• Colour of the outfit: Different colours absorb and trap heat differently. “Darker colours absorb more light and so retain the heat inside,” says Kumar. “Lighter ones repel light, so doesn’t retain the heat. So, there is an added advantage of thermal regulation if you’re wearing lighter colours in summer and darker colours during winter.” Gautam Sangappa, a fitness consultant and founder of Proton Fitness Academy, Bengaluru, says a light shade like white or fluorescent colours are far better when you are working out in the sun.
  • Moisture- or sweat-wicking capacity: Moisture-wicking capacity of the fabric is its ability to quickly pull the moisture or sweat from the skin’s surface and allow it to evaporate. “Sweat can hinder performance, so sweat-wicking material would be better for active wear,” says Kumar.
  • Comfort level: The type of fabric, the size and the fit of the clothes determine the comfort level. “You will also have to see what’s the right fit for you,” says Sangappa.  “Many people just go for very tight or very loose clothing that is tight at certain corners. So, one must see their comfort and that the clothing does not cause chafing. It should allow them to comfortably do all the movements that they want to do.”

Cotton vs Dri-FIT

While cotton remains most people’s choice of fabric for exercise wear due to the comfort it provides, Dri-FIT, made of polyester or a bend of polyester and cotton, is also used because it has good breathability, doesn’t retain moisture and enhances movement.

“Cotton or a mix of cotton helps absorb all the sweat, which is most important because if the sweat is not getting absorbed by the cloth that you’re wearing, it will lead to a lower performance when it comes to your workout,” adds Sangappa. “You tend to feel a little more irritable, and you don’t give your 100%. Cotton is comfortable, the cloth helps you breathe, especially for a normal person who’s just working to keep himself fit. During cold weather, if you wear cotton and exercise, your body tends to cool down fast, so you need more complex warm-up routines.”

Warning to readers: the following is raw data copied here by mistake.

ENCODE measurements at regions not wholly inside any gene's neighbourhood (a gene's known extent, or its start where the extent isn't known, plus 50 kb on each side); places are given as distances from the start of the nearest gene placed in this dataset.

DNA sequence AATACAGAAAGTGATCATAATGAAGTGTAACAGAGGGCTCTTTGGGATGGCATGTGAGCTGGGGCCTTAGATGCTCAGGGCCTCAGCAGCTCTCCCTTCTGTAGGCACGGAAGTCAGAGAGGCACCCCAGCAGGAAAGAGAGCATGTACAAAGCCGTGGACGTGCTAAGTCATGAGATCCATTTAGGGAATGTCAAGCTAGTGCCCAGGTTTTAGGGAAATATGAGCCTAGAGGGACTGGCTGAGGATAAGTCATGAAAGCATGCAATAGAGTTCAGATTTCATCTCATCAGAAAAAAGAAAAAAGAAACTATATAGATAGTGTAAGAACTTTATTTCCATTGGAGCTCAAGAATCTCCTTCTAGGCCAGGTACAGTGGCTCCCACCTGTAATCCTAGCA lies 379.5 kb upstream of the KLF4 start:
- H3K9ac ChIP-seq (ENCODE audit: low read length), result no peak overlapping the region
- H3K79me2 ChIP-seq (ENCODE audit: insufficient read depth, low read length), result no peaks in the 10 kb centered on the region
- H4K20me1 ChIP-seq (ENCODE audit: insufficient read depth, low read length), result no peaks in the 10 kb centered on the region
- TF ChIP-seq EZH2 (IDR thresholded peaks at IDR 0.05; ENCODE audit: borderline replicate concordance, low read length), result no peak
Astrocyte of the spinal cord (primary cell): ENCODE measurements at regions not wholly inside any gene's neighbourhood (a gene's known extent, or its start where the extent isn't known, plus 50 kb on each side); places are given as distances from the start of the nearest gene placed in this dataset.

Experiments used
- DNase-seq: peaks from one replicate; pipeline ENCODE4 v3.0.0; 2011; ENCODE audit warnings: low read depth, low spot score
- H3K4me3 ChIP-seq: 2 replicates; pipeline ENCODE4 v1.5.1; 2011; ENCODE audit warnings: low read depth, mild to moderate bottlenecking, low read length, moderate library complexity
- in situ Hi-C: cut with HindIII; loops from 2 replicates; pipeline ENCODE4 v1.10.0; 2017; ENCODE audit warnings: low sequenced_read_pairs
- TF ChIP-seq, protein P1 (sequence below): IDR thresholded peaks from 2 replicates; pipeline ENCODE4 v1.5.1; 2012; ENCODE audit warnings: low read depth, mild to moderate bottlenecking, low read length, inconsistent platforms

In winter, woollen clothes can also be used as exercise wear.

“If you’re exercising in cold [weather], wool is by far the best because even if you sweat, it will not let you cool down and helps maintain the heat,” says Sangappa. “Nowadays there are other polyester materials in which there are many layers but the innermost layer is similar to wool.”


  • While choosing active wear, it is important to consider the weather conditions, fabric material, colour, weight, moisture-wicking capacity, comfort level and type of activity.
  • While cotton provides comfort and good breathability, Dri-FIT is an option too in summer as it doesn’t retain moisture and enhances movement.
  • If you’re working out in the cold, wool is by far the best — even if you sweat, it will not let you cool down and helps maintain the heat. Plus, there are other polyester materials in which there are many layers.